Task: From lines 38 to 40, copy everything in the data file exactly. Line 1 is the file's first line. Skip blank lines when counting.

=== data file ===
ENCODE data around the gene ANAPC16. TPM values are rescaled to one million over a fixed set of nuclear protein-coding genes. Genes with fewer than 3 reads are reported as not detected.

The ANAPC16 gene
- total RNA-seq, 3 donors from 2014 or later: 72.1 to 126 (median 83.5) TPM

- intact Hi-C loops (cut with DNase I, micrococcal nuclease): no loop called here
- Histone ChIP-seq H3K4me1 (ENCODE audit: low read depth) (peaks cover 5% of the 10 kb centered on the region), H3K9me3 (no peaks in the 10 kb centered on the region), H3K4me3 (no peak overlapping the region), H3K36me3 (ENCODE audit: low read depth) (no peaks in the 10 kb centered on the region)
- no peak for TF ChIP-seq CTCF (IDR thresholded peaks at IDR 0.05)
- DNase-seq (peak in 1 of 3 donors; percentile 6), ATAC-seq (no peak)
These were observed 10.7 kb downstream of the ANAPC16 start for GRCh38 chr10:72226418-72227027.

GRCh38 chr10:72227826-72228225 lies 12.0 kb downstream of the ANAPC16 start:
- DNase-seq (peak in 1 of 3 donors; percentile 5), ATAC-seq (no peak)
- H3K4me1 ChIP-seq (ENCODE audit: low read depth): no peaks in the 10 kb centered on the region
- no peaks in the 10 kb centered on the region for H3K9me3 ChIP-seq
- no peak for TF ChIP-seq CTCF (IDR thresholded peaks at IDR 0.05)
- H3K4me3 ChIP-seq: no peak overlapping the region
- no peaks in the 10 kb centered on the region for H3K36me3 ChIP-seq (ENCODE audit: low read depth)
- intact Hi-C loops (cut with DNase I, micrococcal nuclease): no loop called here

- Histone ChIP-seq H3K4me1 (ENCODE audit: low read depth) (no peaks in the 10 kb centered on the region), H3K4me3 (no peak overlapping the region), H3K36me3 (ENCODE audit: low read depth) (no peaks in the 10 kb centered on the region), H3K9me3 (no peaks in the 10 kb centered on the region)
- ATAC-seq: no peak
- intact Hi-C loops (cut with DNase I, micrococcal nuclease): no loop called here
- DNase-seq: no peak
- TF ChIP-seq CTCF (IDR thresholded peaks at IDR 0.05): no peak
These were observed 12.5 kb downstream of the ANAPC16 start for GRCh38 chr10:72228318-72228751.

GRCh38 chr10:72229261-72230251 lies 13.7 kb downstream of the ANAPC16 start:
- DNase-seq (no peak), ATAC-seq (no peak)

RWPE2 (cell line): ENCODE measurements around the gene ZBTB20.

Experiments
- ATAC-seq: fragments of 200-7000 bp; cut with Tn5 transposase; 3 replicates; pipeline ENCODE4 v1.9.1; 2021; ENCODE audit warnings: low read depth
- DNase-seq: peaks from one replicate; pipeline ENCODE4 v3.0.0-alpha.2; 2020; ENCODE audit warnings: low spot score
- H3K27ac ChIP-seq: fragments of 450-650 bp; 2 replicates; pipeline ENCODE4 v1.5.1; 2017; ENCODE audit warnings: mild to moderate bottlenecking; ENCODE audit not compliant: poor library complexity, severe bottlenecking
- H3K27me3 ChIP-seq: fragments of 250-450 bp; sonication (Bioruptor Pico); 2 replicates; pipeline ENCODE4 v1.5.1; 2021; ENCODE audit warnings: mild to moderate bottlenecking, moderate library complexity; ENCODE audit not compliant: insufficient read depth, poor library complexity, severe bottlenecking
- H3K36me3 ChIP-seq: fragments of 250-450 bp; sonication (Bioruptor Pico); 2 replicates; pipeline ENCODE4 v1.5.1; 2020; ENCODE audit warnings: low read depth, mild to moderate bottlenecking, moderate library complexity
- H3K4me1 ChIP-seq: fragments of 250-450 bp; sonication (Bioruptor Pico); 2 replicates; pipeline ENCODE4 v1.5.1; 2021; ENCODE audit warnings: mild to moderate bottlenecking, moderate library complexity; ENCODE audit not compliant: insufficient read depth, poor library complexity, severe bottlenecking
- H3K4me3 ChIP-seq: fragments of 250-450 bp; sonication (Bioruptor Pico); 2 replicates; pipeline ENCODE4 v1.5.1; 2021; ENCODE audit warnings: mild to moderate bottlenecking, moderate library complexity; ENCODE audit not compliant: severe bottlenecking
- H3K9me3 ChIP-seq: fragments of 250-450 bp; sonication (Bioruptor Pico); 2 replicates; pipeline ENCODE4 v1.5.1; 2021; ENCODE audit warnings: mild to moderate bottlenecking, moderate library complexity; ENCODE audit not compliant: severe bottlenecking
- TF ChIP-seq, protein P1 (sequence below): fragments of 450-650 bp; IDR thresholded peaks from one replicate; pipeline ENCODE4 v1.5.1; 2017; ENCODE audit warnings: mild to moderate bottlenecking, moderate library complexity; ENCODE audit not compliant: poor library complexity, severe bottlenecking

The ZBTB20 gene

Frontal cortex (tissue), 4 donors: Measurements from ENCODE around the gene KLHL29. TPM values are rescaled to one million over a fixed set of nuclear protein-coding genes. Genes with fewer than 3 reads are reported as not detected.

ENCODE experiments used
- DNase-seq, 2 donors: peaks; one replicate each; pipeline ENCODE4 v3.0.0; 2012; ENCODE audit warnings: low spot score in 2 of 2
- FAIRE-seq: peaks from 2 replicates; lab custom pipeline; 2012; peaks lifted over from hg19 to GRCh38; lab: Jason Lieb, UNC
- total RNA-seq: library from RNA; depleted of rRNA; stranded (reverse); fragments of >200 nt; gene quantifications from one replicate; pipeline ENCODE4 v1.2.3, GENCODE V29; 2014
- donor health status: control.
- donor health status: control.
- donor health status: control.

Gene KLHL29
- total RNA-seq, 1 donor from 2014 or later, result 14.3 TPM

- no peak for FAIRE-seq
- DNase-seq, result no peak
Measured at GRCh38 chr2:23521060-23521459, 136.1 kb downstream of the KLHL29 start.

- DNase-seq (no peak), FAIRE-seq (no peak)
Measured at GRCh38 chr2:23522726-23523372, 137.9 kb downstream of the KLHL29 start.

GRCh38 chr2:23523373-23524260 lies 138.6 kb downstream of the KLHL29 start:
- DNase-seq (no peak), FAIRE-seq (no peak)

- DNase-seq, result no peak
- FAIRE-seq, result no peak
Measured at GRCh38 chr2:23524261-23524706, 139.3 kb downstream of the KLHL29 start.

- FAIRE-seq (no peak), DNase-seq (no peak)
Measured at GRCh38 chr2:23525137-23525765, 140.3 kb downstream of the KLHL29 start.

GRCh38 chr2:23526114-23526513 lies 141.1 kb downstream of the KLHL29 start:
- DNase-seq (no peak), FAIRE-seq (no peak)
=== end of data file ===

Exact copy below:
ENCODE experiments used
- DNase-seq, 2 donors: peaks; one replicate each; pipeline ENCODE4 v3.0.0; 2012; ENCODE audit warnings: low spot score in 2 of 2
- FAIRE-seq: peaks from 2 replicates; lab custom pipeline; 2012; peaks lifted over from hg19 to GRCh38; lab: Jason Lieb, UNC